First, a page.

Babiana inclinata Goldblatt & J.C.Manning is found on damp clay flats and lower slopes in the western Cape from Porterville to Hopefield. It grows from 15 to 30 cm high with an inclined spike and lanceolate pleated leaves in a loose basal fan. The flowers are in an inverted inclined spike with the larger dorsal tepal horizontal and held somewhat apart from the others. Flowers are blue to violet with the suberect lower tepals often and dorsal tepals sometimes cream-colored. The lower tepals have black or reddish marking in the lower third. Anthers and pollen are purple, lilac, or white. This new species is sometimes confused with Babiana angustifolia which also has inverted flowers, but that species has tepals that are subequal and more cupped and black anthers. Photos taken September 2006 near Clanwilliam in the western Cape of what I think is this species by Mary Sue Ittner.
Babiana karooica Goldblatt & J.C.Manning occurs only in the Little Karoo in gravelly soils (from Oudtshoorn to De Rust). Although it is locally abundant in some of those locations, it is at risk as more of the land is lost to urban and agricultural development. It has very fragrant mauve to light blue flowers, marked with white and dark blue and flowers in late autumn and winter. The leaves and flowers of this rare endemic look similar to Babiana sambucina which also occurs in the Little Karoo, but the Babiana karooica flowers are smaller and have an earlier flowering period. Photos from the book Plants of the Klein Karoo courtesy of Jan and Anne Lise Schutte-Vlok.
Babiana leipoldtii C.J.Lewis grows in seasonally damp sandy flats near Darling. Most of its habitat has been converted to agriculture, so it remains in only a handful of sites, and it is listed as critically endangered, meaning it is at high risk of extinction. Plants are 10 to 18 cm tall with lanceolate, pleated, hairy leaves, usually reaching to the base of the spike. Flowers are actinomorphic and blue-violet, somewhat darker in the center and sometimes with red markings in the lower third of the tepals. Photos below from iNaturalist taken by Nick Helme and Jacques van der Merwe near Darling and Malmesbury in July and shared under a CC BY-NC license.
Babiana lineolata Klatt is distributed in the western Cape where it grows on mostly seasonally wet sandy flats. Growing from 13 to 25 cm high, it has rigid narrow deeply pleated hairy leaves, short bracts, and 4 to 12 pale blue odorless flowers in an erect spike. The lower lateral tepals are white to yellow with a blue tip and united below to form a prominent lip. Plants usually grow in dense colonies. The usual time for flowering is September to early October. Photo taken by Rachel Saunders in the Kouebokkeveld Mountains, at the top of the Gydo pass where plants were flowering with pink Drosera cistiflora and yellow Geissorhiza louisabolusiae. This area is colder and higher so there were still flowers in late October 2016.
Babiana melanops Goldblatt & J.C.Manning is distributed in the Western Cape where it is mostly found on gravel flats and slopes on hills between Darling and Mamre on the coast, but also inland on rocky sandstone flats in fynbos in the Tulbagh Valley. It is at risk. Growing 10 to 20 cm high, it has erect lanceolate softly hairy leaves and radially symmetric violet to purple flowers with a dark center with arrow shaped blackish anthers on an erect spike. Flowers in different populations are different in the length of the tube. In addition some are scented with abundant nectar and some are unscented with only traces of nectar. This species resembles Babiana villosa, but differs in having a suberect stem and tepals that are narrowed at the claw and spread horizontally when fully open. It flowers August to September. The first photo from Rod Saunders. The second photo from Mary Sue Ittner is of a plant grown from seed that was supposed to be Babiana villosa. It looks like the description of Babiana melanops and she is now wondering if it could be that species instead.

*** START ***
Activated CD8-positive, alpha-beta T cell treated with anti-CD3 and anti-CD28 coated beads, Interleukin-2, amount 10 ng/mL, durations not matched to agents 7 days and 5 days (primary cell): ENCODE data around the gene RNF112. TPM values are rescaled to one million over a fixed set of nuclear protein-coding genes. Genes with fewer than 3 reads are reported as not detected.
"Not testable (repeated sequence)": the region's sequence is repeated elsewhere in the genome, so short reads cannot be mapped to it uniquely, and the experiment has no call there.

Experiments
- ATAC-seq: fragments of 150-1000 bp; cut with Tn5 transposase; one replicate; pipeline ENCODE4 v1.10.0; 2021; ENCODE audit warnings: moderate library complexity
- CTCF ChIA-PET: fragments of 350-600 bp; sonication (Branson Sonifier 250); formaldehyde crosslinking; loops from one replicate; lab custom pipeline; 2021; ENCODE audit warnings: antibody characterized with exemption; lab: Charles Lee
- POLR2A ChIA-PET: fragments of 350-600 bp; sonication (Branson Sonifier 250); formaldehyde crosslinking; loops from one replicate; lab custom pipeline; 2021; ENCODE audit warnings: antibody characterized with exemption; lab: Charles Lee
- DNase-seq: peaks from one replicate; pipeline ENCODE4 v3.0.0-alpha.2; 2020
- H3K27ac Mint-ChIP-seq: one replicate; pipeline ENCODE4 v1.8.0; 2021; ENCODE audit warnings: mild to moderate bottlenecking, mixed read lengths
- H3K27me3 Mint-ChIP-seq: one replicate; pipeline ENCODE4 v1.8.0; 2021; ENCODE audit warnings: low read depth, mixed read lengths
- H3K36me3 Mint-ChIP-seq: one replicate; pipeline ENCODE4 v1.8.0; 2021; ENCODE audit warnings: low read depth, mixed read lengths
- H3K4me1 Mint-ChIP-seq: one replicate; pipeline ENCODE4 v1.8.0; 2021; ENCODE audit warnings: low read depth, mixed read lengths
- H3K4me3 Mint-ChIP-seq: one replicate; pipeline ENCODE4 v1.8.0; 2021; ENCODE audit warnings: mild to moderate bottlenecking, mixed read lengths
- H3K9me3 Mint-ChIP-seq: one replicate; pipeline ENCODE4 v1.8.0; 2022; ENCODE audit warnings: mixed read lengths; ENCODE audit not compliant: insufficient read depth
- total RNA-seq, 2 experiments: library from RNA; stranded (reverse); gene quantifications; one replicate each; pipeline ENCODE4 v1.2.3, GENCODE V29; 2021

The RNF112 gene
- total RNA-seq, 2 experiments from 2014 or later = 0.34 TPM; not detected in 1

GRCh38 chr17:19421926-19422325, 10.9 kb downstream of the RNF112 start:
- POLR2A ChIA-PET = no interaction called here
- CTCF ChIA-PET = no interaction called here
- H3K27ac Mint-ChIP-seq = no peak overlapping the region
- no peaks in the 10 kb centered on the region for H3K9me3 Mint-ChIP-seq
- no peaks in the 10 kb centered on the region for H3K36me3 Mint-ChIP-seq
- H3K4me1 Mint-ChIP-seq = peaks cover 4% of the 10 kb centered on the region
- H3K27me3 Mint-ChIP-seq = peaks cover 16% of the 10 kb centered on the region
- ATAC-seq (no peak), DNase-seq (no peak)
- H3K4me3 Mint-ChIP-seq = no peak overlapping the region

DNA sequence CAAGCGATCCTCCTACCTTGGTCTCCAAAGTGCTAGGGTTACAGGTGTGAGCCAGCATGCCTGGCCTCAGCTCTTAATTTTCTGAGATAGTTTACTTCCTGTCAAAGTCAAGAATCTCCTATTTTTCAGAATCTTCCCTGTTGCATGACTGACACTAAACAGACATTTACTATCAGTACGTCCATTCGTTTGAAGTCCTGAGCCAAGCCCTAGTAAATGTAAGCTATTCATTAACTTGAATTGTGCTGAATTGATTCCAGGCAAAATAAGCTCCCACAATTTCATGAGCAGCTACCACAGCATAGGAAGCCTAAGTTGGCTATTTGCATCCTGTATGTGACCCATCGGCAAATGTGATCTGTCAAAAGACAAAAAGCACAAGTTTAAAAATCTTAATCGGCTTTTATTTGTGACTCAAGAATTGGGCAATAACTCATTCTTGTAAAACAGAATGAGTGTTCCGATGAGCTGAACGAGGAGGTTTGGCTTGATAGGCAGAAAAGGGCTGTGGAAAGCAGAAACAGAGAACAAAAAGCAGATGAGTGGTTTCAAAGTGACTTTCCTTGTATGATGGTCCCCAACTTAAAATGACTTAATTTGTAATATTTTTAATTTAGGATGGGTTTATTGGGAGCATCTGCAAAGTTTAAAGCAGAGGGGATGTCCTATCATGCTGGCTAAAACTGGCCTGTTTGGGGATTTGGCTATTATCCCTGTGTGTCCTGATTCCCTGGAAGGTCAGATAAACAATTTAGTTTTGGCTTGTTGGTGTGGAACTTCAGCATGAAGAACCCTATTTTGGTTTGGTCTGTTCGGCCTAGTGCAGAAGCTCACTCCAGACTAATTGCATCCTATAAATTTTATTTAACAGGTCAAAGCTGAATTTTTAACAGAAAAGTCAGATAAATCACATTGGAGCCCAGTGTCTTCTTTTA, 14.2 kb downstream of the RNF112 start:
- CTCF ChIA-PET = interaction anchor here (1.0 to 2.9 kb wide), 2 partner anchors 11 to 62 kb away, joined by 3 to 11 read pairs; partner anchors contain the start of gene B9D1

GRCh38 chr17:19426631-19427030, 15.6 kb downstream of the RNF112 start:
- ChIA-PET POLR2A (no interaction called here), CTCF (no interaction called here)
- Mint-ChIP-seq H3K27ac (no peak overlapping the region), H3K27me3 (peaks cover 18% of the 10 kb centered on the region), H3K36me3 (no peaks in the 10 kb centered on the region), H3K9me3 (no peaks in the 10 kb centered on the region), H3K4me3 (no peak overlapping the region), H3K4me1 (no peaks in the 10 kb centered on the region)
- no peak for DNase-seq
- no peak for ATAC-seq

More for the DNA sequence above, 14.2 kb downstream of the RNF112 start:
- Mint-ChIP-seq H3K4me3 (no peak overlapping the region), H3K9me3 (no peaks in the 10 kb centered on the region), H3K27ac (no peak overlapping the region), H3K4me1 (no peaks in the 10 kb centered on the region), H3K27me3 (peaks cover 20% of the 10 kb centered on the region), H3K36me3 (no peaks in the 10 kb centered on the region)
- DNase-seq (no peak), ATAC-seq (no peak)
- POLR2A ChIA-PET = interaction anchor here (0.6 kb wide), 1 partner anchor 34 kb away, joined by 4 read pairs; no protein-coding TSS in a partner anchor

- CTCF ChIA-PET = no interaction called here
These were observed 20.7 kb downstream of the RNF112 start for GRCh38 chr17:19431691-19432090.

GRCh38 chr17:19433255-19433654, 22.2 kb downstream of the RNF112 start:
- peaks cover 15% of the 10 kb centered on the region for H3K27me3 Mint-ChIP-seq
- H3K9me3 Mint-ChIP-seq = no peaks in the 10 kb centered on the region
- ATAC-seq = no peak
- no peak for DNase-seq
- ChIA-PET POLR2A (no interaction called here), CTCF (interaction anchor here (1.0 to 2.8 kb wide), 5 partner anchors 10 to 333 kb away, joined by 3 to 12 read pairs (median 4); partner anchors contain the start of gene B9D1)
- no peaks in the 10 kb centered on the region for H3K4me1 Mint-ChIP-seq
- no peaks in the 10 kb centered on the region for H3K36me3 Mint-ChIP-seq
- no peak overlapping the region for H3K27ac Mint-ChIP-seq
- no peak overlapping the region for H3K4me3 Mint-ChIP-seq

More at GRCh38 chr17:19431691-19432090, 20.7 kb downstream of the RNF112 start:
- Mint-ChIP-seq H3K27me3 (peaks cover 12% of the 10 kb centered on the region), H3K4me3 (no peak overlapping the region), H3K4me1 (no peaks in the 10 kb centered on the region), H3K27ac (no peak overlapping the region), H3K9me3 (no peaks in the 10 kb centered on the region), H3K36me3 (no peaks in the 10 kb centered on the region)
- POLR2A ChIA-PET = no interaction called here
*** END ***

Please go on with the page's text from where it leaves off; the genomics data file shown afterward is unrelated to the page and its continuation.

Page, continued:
Babiana montana G.J.Lewis is a short plant found on sandstone and limestone slopes. It has mauve flowers with yellow and purple markings and flowers in winter. Photos taken in the Overberg by Cameron McMaster near Napier and at Boskloof.
Babiana mucronata (Jacq.) Ker Gawl. is found on rocky sandstone slopes and flats in the northwest Cape. Plants grow from 5 to 18 cm high. Leaves are sword-shaped to lanceolate, pleated, and short hairy with velvety margins. Flowers are pale to dark violet blue arranged in a compact, suberect spike. The lower tepals are white to cream to yellow edged with violet. It flowers August to September. Babiana ssp. mucronata is usually 15 to 35 cm high with the spike exceeding the leaves and a longer tube that the other subspecies. Photo from Audrey Cain.
Babiana mucronata ssp. minor (G.J.Lewis) Goldblatt & J.C. Manning, syn. Babiana mucronata var. minor G.J.Lewis, syn. Babiana klaverensis G.J.Lewis, is found on rocky slopes and sandstone in the Northern and Western Cape. It grows from 5 to 8 cm with the spike overtopped by leaves. It has 3 to 6 violet to mauve flowers in a compact spike with tepals joined to each other. It is distinguished from the other subspecies by being dwarf instead of tall and having a shorter perianth tube. The picture below from Alan Horstmann is of a plant that was grown as Babiana klaverensis. The second photo from Rod Saunders.
Babiana nana (Andrews) Spreng. as the name implies is a low (6 to 15 cm tall) winter growing species from the Cape where it is usually found on sandy coastal flats and dunes and blooms late winter-early spring. Leaves vary from ovate to narrowly lanceolate to almost linear. It has a nice rose violet fragrance. Flowers are blue or violet, rarely pale pink, with white markings on the lower lateral tepals. The hallmark of this species is that the flowers are disproportionately large compared to the leaves. Photos 1-2 by Alan Horstmann and photos 3-6 by Nhu Nguyen. The form grown by Nhu Nguyen is prone to leaf damage with too much rain. The advantage is that it offsets very strongly.